After a Fashion
Stephen explores the similar trajectories of the lives of Martha Stewart, Mother Teresa, and Nelson Mandela??!
I'LL BE BACK proclaims Martha Stewart. Five months in jail, five months under house arrest, and a $30,000 fine a reasonably fair sentence for the unrepentant Diva of Domesticity (fair, as long as the crooks at Enron go to the big house for the rest of their lives). But in a jaw-dropping PR blunder, Stewart compared herself to Nelson Mandela as one of the "many, many good people that have gone to jail." Hardly of the same caliber as Mandela, Stewart painted herself as a saint in a letter to the judge before sentencing, with touching tales of "greeting new neighbors with freshly baked bread," or "consoling a friend whose father died the day she was convicted," or "displaying products of small businesses on her TV shows," and even noted that she spent time "complimenting staff at lunches, barbecues, and Passover Seders." Martha, Martha, Martha. Mother Teresa, you are not, so don't even go there with us. Nor is she a monster or a hardened criminal. She was a successful commercial and print model and clawed her way up through the men's worlds of Wall Street and real estate in the Sixties and Seventies. She started a catering company in 1975, and the rest is history the magazine, the television show, the newspaper column, the products ... Kmart. She achieved it all like a woman possessed. Being ruthless and demanding is not a crime, but lying to a grand jury is. Since her indictment, this proud, accomplished woman has suffered deeply like Leona Helmsley did. I want for Martha to serve her sentence, get past the jokes and humiliation, and get back to doing what she does best: promoting herself, her products, and her "lifestyle" ... and being the queen of all she surveys.
PYROTECHNICS ON THE AVENUE It was a post-Fourth of July fireworks display at the most recent monthly meeting of the South Congress Merchants' Association, says our spy-on-the-wall. Various reports tell us that a few months ago, Güero's owner Rob Lippincott set out to collect the signatures of local merchants, residents, and neighborhood groups who were interested in exploring and developing a plan for a Save South Congress Festival. By the time Lippincott presented his plan to the Merchants' Association at a well-attended meeting at Güero's, the scope of the fair had evolved into a Save South Austin Festival. With an agent for the Pecan Street Festival and another associate at his side, Lippincott outlined a street fair with streets around and including South Congress being closed from Academy to Elizabeth. The plan called for vendors, live music on the streets, and other entertainment ... and beer. There was heated opposition among a sizable contingent neighborhood associations were concerned about issues such as parking, traffic, trash, and toilet facilities (their front yards?), and merchants objected to bringing other vendors in. Lippincott, according to sources, was angered, reminding them that they'd all given their signatures. But as one merchant said, "I only signed a statement of interest, not a commitment to support and participate in a plan we'd never heard of." One attendee suggested that the festival be held on the grounds of the Texas State School for the Deaf a suggestion which Lippincott's associate was reported to have dismissed by saying, "We can't sell beer at the School for the Deaf." Another local wondered, "How is attracting hordes of drunken tourists to South Congress supposed to 'save' South Austin? Don't we already do that once a month with First Thursday?" Concerned parties anxiously await the next monthly meeting to see what develops.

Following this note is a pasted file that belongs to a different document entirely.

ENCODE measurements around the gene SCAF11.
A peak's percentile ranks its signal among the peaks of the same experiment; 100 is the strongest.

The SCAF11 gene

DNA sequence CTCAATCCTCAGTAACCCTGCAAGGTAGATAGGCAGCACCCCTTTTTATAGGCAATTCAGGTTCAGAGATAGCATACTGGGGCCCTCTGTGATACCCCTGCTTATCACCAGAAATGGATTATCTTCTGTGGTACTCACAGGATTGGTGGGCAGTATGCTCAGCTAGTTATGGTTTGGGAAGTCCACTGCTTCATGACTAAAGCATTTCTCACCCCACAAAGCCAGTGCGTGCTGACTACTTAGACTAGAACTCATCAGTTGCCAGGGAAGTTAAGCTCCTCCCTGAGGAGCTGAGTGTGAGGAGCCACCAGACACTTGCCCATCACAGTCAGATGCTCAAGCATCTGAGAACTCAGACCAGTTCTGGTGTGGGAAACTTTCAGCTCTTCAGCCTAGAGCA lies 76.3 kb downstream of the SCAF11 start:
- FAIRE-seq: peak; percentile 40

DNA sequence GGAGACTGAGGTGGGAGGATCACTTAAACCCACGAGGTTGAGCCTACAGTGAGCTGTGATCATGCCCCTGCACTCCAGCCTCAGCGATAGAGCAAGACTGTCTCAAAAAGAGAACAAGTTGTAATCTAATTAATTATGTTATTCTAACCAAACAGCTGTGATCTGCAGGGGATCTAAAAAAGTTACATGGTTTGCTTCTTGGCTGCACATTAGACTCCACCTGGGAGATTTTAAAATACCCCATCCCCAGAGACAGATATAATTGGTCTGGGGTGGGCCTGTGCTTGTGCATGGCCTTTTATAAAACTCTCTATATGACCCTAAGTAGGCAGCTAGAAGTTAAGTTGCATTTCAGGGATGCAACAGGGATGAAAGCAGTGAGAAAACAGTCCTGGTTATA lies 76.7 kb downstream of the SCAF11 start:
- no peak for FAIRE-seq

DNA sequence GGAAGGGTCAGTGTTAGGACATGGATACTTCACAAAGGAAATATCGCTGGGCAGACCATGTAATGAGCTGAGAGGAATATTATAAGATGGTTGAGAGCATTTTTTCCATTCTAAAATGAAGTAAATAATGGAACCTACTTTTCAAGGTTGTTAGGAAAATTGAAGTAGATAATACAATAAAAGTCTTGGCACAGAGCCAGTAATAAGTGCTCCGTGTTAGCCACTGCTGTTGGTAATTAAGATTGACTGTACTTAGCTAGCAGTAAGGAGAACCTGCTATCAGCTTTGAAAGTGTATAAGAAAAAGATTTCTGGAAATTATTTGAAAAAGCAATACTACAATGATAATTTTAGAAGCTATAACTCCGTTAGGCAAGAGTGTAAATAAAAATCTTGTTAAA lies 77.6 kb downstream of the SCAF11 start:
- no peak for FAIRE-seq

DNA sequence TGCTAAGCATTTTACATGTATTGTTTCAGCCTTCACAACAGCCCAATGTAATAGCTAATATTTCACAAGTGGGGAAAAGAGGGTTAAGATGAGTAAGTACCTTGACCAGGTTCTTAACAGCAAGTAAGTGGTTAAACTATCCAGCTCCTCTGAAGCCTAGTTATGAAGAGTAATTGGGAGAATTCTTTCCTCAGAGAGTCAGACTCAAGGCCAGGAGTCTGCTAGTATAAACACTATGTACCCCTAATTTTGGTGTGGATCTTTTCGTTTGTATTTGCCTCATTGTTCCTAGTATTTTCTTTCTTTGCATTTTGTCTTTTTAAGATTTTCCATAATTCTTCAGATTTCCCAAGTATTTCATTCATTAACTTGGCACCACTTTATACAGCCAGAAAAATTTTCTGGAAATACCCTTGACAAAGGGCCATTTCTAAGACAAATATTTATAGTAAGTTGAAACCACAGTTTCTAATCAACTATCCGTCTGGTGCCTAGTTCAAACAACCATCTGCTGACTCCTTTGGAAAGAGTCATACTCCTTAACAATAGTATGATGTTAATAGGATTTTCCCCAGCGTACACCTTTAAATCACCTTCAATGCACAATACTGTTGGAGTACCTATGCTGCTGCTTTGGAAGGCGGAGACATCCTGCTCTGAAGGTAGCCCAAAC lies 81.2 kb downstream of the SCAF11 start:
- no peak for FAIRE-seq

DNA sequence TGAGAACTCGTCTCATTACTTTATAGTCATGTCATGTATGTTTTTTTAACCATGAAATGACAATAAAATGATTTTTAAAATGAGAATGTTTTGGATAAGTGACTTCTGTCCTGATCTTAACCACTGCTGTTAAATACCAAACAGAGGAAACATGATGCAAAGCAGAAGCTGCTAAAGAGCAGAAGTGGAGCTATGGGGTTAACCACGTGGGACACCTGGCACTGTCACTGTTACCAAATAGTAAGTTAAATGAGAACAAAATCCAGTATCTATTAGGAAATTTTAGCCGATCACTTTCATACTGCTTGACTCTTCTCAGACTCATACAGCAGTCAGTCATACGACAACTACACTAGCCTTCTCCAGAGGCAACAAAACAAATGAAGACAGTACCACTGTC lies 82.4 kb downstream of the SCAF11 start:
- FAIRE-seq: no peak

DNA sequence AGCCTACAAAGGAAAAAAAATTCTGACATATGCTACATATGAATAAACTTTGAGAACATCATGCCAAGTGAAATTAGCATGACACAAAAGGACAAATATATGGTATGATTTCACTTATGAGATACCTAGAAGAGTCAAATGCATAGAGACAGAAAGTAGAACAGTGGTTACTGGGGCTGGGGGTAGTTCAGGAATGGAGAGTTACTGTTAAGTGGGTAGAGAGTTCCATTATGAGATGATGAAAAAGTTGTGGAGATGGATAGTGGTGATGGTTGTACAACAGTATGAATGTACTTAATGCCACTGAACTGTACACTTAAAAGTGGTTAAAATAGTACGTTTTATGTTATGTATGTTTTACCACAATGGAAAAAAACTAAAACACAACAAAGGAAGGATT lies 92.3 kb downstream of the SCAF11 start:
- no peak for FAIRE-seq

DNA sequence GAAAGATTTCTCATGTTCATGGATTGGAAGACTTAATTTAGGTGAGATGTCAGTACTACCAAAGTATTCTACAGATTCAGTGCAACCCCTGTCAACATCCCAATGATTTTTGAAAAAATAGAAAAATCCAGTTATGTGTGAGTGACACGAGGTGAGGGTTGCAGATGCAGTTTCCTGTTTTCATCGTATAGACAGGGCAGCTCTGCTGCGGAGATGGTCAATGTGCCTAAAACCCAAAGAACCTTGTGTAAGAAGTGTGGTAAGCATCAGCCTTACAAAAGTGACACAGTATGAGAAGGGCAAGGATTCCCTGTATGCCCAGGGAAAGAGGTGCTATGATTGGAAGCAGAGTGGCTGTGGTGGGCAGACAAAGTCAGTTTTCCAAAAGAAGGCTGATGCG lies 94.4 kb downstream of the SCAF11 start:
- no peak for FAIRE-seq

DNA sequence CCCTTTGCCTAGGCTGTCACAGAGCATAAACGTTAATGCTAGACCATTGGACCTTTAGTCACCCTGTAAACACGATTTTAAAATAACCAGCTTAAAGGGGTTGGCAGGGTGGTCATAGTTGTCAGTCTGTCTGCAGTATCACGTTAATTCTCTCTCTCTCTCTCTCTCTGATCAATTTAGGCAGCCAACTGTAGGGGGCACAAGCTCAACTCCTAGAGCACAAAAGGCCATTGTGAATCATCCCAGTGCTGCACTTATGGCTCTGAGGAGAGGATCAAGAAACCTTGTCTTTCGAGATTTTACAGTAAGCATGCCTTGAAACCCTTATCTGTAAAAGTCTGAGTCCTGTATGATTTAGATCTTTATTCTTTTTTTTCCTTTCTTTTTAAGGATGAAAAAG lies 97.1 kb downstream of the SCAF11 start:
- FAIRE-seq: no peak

NOT NANCY, BUT DAMN CLOSE Our esteemed Austin Chronicle editor, Louis Black, always knows more than he tells, and I can only pry gossip out of him once in a blue moon. But he did tell me that when he was in New York not long ago to preview a version of the new film by his close friend Jonathan Demme, a remake of The Manchurian Candidate, he went out to dinner with Demme and an assorted group of associates, one of whom was Tina Sinatra (producer on the film), whom Black hadn't realized would be attending. A bit smitten, he introduced himself to her, and found her to be smart and charming. "Now, I'm one of those Sixties kids who used to disdain Frank Sinatra the man and his music," says Black. "Until one night, when I put on a CD and fell so in love and still regularly listen to 'It Was a Very Good Year,' whenever I lose my moorings and things get especially tough. At the end of the evening I had to go over to her and say, 'Look, I hate to do this and I know you get it all the time but I have to tell you how much I love your father's music and how much it means to me.' She was beyond gracious and said that no, she loved to hear that." Frank starred in the original 1962 version of The Manchurian Candidate, and Demme's remake is garnering rave reviews for its powerhouse performances by Denzel Washington, Meryl Streep, Liev Schreiber, and Jon Voight in this gripping political thriller.